The benefits go on and on, but this concept is nowhere to be found in mainstream real estate development. Why? Because the construction industry is extremely slow to adapt to necessary changes, therefore leaving massive opportunities and benefits untapped. Hopefully you, our readers, will recognize the advantages of different land use designs, and profit from their implementation.

Getting back to our example, the designated farm areas will show a return on investment in the form of food sales, open space, and better views. Depending upon the situation the bottom-line returns from the farm land may be increased through different acquisition methods. That is to say, rather than paying for this additional land up front, it could possibly be leased, thus freeing up additional equity for other purposes. Or, a non-profit land trust can be formed, whereby the land is paid for by tax-deductible donations from people supporting environmental stewardship, local economies, health, and sustainability. The land trust can also be used to buy up more land in other areas for similar developments.

A separate land acquisition company can also be structured as a for profit business. Income can be generated by leasing the farm land areas to developers. It can be structured as a straight lease for X number of years, or it may include an option to buy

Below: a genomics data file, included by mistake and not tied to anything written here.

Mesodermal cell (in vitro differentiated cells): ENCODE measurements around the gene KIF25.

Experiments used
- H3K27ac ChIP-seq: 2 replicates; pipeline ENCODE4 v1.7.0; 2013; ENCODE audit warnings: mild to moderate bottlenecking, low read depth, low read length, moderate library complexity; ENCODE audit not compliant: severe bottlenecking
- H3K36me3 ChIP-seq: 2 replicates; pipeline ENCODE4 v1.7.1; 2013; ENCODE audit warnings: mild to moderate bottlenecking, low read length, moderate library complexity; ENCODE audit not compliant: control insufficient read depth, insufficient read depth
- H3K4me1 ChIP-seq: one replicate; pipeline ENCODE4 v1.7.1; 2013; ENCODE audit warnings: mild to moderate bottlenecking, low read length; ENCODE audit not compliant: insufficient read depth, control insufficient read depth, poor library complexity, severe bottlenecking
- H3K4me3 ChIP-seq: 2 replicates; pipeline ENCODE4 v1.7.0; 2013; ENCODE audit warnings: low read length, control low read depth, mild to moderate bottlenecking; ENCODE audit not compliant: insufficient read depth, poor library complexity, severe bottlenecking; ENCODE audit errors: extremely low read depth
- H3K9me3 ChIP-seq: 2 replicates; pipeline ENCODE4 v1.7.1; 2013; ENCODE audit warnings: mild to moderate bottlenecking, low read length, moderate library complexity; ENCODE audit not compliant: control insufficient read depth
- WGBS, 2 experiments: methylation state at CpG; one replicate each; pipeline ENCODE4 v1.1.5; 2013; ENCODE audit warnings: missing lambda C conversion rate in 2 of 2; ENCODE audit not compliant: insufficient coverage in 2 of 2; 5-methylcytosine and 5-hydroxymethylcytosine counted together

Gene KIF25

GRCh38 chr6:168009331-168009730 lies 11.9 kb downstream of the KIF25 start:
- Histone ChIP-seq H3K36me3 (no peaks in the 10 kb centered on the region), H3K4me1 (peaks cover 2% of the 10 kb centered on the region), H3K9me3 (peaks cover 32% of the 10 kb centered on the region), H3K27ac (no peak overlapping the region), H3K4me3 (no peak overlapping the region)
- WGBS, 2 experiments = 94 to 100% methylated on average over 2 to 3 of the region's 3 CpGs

Farm Management
Let’s face it, builders are not farmers, nor do they really want to be. The residents may know a little about farming, but probably not nearly enough to prepare the soil, plant, maintain crops, and harvest, etc. That said, there is an opportunity for the landowner, whether it is the land trust, the builder, an individual, or the community as a whole, to put a farm management team into place. This is an important step as a good creative management team can make the farm areas into profitable ventures in and of themselves.

All it really takes is one person who know the ins and outs of farming. He can then hire workers from the community, or nearby, to work the farm while learning the food production business.  Everyone wins.